Trial FAQs

Q. Will my case go to trial?

A. It depends on many factors. Many cases settle before trial. Generally, the cases which are properly prepared settle.

Q. What cases do go to trial?

A. Any case potentially may be tried. As a result, it is always important for a plaintiff to hire a skilled trial attorney. Cases that end up going to trial are generally the ones in which the plaintiff and the defendant view the case so differently that they simply cannot resolve their differences in a settlement.

Q. When will my case go to trial?

A. The answer to this question is generally determined by the complexity of the case and the court calendar. Some cases take longer to get to trial, and some get to trial sooner. In personal injury cases, it is a good idea to wait until your medical treatment has concluded in order to have more certainty regarding your medical future.

Q. What are the advantages and disadvantages of going to trial?

A. From a plaintiff's point of view, the advantages or disadvantages of going to trial must be weighed in light of the proximity of the defendant or insurance company's settlement offer to the value of the case. The lower a defendant's offer relative to the plaintiff's evaluation of the case, the easier it is to refuse the offer and go to trial. If, on the other hand, a defendant's offer is close to the plaintiff's attorney's prediction of what a jury will do if the case goes to trial, then it becomes a much more risky proposition to go to trial.

The benefit of settling a case short of trial is that all risk is avoided. As anyone who has followed trials knows, what a jury will do in a given case is totally unpredictable and, therefore, going to trial is always a risk.

Q. How long will my trial last?

A. The length of a trial will vary depending upon the complexity of the case, the number of witnesses and the court's scheduling. Jury trials generally take at least three days to complete, and can go as long as many months or even years.

Q. What can I expect to happen at a trial?

A. The format of a trial does not vary much from case to case. A jury is selected, usually by a combination of questions and challenges by the attorneys and the judge. Each attorney then gives an opening statement, summarizing their case. The plaintiff then puts on his or her case through the questioning of witnesses and introducing documents into evidence. When the plaintiff rests, the defendant presents his or her case in a similar manner. After the defense rests, the plaintiff is given the opportunity to present any rebuttal witnesses or testimony. The plaintiff makes a closing argument, followed by the defendant's, and the plaintiff is then allowed a rebuttal argument. The jury is then instructed on the law by the judge and then go to the jury room to deliberate. After reaching a verdict, the jury is called back into the courtroom and the verdict is read aloud by the court clerk.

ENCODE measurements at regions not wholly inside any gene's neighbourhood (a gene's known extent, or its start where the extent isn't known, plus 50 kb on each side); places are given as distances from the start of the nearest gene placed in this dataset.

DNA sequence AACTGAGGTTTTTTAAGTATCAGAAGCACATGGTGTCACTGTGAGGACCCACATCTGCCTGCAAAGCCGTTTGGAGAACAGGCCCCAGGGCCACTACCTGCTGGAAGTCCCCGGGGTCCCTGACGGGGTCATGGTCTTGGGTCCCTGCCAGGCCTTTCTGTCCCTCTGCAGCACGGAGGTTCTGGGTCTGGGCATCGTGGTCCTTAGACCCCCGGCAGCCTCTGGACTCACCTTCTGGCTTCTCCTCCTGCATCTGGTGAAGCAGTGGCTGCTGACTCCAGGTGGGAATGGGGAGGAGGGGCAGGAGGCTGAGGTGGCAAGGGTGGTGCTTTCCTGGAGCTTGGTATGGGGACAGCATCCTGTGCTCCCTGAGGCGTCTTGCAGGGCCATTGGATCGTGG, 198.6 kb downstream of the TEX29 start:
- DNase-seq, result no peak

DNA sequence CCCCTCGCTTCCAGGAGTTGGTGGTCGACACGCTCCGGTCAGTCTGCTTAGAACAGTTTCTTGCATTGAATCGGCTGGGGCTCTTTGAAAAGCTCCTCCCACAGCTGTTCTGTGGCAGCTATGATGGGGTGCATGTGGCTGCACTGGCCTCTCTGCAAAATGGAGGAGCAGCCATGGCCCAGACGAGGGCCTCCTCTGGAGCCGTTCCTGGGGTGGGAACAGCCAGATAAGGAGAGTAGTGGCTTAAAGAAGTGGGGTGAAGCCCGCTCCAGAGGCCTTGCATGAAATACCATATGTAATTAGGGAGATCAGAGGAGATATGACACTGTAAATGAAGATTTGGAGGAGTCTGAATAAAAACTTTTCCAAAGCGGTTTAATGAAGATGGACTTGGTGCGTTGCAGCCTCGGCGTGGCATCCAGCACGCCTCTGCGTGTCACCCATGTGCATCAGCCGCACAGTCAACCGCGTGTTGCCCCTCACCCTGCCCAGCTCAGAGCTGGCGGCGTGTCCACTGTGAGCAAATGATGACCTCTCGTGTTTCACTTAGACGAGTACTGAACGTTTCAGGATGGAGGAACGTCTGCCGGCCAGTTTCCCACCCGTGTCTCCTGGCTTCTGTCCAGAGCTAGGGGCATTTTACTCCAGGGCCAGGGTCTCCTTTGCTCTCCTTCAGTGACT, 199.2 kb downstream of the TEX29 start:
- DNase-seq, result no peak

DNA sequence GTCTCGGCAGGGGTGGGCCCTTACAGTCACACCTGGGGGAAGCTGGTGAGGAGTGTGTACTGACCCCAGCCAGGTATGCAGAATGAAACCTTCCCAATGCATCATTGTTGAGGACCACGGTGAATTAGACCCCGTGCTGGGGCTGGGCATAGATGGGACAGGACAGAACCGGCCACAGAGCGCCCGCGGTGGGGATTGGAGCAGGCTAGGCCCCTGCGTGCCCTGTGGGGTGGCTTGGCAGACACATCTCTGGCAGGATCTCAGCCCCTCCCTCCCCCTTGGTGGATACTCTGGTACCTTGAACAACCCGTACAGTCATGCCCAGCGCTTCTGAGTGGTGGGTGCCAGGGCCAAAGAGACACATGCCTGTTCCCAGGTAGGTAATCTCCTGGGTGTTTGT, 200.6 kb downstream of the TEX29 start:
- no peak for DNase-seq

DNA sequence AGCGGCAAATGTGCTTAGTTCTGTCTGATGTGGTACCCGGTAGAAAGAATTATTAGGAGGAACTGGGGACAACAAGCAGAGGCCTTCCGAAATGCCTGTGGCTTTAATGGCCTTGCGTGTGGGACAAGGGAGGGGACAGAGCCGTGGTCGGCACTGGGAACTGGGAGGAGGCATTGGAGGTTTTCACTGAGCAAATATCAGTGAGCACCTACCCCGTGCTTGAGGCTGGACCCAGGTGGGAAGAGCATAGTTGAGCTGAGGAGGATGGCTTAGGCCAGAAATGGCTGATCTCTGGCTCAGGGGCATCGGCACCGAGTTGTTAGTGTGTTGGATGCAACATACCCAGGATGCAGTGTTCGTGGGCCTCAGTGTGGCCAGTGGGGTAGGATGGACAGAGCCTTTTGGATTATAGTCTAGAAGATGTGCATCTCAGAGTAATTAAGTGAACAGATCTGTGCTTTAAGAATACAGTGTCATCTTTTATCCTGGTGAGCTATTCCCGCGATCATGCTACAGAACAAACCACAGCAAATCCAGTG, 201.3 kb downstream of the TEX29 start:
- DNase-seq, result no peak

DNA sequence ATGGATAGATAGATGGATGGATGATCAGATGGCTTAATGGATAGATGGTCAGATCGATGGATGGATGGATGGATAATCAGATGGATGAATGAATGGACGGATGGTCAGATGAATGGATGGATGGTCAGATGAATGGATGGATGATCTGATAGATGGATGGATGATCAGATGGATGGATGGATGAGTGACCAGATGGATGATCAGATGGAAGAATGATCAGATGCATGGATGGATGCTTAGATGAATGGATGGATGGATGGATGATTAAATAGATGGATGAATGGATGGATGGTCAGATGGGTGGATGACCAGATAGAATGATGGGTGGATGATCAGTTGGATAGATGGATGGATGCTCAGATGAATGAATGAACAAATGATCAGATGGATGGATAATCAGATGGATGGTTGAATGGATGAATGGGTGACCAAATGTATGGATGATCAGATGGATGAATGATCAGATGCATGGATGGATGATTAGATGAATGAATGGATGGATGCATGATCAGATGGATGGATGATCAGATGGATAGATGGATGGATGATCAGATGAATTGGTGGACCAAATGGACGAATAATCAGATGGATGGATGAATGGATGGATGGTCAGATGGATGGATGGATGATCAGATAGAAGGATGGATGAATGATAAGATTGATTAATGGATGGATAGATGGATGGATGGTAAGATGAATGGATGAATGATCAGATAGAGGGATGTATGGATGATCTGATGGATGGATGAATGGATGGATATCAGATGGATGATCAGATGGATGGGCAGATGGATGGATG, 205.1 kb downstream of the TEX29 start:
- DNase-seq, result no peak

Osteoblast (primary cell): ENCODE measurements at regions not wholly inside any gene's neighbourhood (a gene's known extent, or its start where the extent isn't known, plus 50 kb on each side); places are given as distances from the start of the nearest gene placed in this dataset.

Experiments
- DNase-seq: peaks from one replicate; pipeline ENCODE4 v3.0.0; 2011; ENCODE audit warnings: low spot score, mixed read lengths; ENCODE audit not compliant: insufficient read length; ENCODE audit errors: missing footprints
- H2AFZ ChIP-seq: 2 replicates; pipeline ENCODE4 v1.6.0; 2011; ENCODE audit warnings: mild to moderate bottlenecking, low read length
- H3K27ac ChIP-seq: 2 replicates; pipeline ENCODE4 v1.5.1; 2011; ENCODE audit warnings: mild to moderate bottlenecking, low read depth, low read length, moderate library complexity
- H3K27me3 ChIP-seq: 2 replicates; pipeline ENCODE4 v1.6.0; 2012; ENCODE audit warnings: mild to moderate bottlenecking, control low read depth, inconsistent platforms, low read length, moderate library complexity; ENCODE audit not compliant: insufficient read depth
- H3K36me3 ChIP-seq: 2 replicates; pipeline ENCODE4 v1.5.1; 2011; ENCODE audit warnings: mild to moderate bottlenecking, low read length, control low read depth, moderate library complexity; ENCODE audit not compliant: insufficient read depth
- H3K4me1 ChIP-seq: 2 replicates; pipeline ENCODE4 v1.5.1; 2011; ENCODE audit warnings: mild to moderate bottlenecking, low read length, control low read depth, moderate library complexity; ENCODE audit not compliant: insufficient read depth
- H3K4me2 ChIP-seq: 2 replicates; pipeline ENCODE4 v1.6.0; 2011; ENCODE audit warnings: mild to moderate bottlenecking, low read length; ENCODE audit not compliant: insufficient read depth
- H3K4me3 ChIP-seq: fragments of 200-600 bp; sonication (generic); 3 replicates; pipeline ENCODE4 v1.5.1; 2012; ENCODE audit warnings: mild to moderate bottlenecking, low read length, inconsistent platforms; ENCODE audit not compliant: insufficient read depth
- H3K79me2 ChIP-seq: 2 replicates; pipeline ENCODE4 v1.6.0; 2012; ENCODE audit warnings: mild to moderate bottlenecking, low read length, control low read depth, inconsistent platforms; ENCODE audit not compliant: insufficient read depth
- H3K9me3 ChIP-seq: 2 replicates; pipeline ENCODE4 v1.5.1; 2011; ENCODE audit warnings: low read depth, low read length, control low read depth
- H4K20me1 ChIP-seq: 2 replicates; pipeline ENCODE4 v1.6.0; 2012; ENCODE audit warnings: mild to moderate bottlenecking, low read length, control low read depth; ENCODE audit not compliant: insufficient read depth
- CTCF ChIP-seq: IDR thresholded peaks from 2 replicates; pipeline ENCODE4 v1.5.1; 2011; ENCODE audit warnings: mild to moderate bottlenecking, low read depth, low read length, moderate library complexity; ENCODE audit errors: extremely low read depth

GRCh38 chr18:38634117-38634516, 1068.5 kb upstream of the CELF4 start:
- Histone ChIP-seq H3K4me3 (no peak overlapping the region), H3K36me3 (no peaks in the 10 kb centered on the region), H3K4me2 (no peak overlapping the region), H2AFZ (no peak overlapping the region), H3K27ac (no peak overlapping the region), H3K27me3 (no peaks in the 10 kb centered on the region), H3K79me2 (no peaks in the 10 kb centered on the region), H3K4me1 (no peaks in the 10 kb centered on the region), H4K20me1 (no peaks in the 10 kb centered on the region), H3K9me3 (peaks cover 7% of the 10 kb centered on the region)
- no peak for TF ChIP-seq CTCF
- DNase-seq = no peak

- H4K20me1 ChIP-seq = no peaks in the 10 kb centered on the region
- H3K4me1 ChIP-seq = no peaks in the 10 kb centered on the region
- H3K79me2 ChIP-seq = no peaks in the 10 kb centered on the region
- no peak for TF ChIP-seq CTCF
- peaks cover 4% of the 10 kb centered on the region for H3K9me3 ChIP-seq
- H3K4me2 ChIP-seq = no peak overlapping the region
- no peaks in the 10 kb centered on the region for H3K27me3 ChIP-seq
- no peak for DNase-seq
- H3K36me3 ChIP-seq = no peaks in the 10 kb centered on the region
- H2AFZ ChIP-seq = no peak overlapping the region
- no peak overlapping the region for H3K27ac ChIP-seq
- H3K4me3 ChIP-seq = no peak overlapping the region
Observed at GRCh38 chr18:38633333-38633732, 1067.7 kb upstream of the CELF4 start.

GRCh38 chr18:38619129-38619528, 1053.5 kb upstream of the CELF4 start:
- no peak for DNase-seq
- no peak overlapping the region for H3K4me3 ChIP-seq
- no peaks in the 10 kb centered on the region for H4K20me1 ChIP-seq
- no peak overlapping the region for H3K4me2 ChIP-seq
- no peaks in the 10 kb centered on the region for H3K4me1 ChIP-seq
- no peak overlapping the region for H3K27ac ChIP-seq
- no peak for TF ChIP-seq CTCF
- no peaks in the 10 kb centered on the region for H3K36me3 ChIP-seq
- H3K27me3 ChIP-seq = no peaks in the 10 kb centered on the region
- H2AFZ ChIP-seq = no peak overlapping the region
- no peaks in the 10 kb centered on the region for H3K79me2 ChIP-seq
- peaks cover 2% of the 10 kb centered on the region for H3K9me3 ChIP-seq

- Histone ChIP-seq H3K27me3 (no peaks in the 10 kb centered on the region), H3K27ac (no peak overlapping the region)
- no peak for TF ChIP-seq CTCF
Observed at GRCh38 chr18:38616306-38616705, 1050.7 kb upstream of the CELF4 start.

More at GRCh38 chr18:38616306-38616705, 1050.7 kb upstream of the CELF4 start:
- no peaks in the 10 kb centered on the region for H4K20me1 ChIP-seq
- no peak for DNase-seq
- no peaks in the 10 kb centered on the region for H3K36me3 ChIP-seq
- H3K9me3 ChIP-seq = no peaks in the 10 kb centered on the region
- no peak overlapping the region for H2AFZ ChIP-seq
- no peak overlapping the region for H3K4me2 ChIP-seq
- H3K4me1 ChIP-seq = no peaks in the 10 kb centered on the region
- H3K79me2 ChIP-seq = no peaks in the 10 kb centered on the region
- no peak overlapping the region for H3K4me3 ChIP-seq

Q. Who will decide my case?

A. Most cases involve jury trials. When a jury is involved in a trial, the judge decides all of the issues of law. Some of the law is then given to the jury by the judge to help them reach their decision. The jury then reaches a verdict.

In a trial by the judge alone there is no jury and the judge decides all issues of fact and law.

Q. How does a jury decide the case?

A. After hearing all of the evidence and the law that applies to the particular case, a judge further instructs the jury on how they should weigh the evidence and deliberate in order to reach their decision. The jurors are instructed to take their time and allow each member of the jury to state their point of view. Generally, the jurors do take their job very seriously and attempt to reach a fair decision.

Q. How long does a jury deliberate?

A. Jury deliberations can take anywhere from 15 minutes in very clear cases to weeks in complex cases in which the jurors either have to decide many different issues in order to reach a verdict, or relatively simple cases in which for one reason or another they become deadlocked. Once the jurors and judge are convinced that the jurors are hopelessly deadlocked, a mistrial will be declared and the case will have to be retried at a future date. This phenomenon is known as a "hung jury."

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